But I don't think political orientation is very relevant anymore. In our current system, the only metric that actually appears to determine a politician's success is his or her willingness to promote policies that serve short-term corporate profits.
Take Bill C-51, Stephen Harper's new anti-privacy bill touted as a tool for fighting terrorists, since Canadians didn't buy it when the Conservatives claimed they needed to destroy our civil liberties in order to fight cyber-bullying, or when they said the same powers were necessary to stop pedophiles.
Among other things, C-51 would give CSIS the power to remove extremist posts from the internet. That's quite alarming, since Canadian security agencies now seem to consider environmentalists extremist.
The Liberals, Canada's nominal left-wing party, also support bill C-51. So what's the commonality here? How can we explain two parties of ostensibly different political stripes supporting the same invasive bill?
To answer that question, we have to ask another: is increasing surveillance really about protecting us from terrorists, or is it about making money for corporations?
Well, for starters, we know that mass surveillance doesn't actually stop terrorism. There is ample evidence for this, including a report by Europe's top rights body, which found that not only is mass surveillance ineffective in fighting terrorism, it also threatens human rights and violates European privacy laws.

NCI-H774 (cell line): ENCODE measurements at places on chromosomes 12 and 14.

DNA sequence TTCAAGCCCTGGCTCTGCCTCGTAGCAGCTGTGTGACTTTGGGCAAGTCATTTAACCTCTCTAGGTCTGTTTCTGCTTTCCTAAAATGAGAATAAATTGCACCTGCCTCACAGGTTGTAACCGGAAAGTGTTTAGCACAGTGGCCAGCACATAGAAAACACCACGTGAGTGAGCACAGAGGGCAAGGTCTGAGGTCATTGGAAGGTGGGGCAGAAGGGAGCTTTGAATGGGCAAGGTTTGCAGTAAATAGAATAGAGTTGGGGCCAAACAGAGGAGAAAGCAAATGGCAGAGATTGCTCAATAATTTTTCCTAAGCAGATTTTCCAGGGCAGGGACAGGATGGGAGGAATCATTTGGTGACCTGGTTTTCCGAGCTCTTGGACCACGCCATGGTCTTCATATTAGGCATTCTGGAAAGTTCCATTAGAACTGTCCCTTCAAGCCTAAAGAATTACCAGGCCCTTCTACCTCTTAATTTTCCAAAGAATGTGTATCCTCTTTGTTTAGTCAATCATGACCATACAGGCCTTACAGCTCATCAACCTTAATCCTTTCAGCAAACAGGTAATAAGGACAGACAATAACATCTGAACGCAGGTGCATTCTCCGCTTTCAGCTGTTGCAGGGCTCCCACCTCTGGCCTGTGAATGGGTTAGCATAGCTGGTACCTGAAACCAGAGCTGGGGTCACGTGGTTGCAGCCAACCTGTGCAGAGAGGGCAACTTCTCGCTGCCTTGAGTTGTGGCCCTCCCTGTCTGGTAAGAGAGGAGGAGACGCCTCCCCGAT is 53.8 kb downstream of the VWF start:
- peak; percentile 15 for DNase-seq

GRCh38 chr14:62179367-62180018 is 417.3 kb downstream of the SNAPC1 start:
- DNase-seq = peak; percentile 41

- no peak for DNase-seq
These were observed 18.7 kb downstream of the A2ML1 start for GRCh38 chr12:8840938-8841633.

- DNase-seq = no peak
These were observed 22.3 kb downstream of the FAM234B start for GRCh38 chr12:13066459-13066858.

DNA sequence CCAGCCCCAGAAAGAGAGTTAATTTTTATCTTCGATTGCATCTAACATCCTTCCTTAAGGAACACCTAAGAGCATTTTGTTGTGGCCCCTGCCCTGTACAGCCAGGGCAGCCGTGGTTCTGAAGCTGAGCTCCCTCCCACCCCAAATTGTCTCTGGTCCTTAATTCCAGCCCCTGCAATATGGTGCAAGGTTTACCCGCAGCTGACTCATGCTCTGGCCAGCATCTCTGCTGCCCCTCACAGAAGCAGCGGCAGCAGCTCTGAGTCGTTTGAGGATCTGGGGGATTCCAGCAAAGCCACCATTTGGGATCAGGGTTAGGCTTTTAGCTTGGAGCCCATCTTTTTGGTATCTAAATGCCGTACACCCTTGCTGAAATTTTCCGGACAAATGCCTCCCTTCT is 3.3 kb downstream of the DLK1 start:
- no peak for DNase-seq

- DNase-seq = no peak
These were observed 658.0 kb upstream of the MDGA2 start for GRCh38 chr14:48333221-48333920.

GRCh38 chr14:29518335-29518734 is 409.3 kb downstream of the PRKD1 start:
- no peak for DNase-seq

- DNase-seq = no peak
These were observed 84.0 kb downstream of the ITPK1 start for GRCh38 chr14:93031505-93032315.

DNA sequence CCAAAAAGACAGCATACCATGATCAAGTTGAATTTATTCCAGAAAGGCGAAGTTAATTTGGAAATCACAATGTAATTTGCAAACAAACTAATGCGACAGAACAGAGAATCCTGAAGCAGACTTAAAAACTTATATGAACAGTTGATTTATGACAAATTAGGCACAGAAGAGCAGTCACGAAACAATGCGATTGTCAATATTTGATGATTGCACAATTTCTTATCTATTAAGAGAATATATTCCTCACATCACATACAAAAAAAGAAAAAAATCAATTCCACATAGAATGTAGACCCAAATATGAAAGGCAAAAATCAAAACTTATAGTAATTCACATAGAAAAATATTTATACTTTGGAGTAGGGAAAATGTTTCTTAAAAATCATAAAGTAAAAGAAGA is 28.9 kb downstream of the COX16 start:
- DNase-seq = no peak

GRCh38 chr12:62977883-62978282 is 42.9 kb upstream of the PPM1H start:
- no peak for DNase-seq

We also know that increasingly, spies are leaving intelligence agencies for lucrative private industry jobs. We know that telecoms like Vodaphone and BT in the UK charge spy agencies lots of money for access to their networks. We know that the NSA's Utah data center cost $1.5 billion, paid by American taxpayers to private corporations. And we know NSA contractors like Booz Allen Hamilton, Edward Snowden's former employer, make billions yearly from surveillance contracts. Our diminished civil liberties are their increased profits. (Source.)
In the article I just linked Cory Doctorow calls this "policy with a business model," and it's the sort that governments tend to focus on nowadays. Not policy that evidence shows will benefit the public. No. Instead, policy that, in Doctorow's words, creates "a large pool of wealth for a small number of players, enough money in few enough hands that there’s some left over to lobby for the continuation of that policy."
Another example of left and right no longer mattering is the fact that implementing a carbon tax gets such little political traction.
Climate change will create untold suffering for billions of humans in the near future. Seems pretty cut-and-dried: limiting our carbon emissions would be extremely beneficial for the public. It's based on sound science and research - we know this would work.
What's more, a carbon tax would fundamentally be a right-wing, conservative, market-based solution. So why are so-called conservatives among its most ardent opponents? I'm sure you already know why: it's because their corporate backers don't want it.
Unless a piece of legislation enriches a small number of people - unless it's "policy with a business model" - it's unlikely to get passed.
There are other ways to get sensible policy out of government. One is to build a months-long, sustained campaign of activism involving millions of people every time you want to see positive change.
Or we could change our political systems so that the will of the public, not corporate money, decides who gets elected and what policy gets made.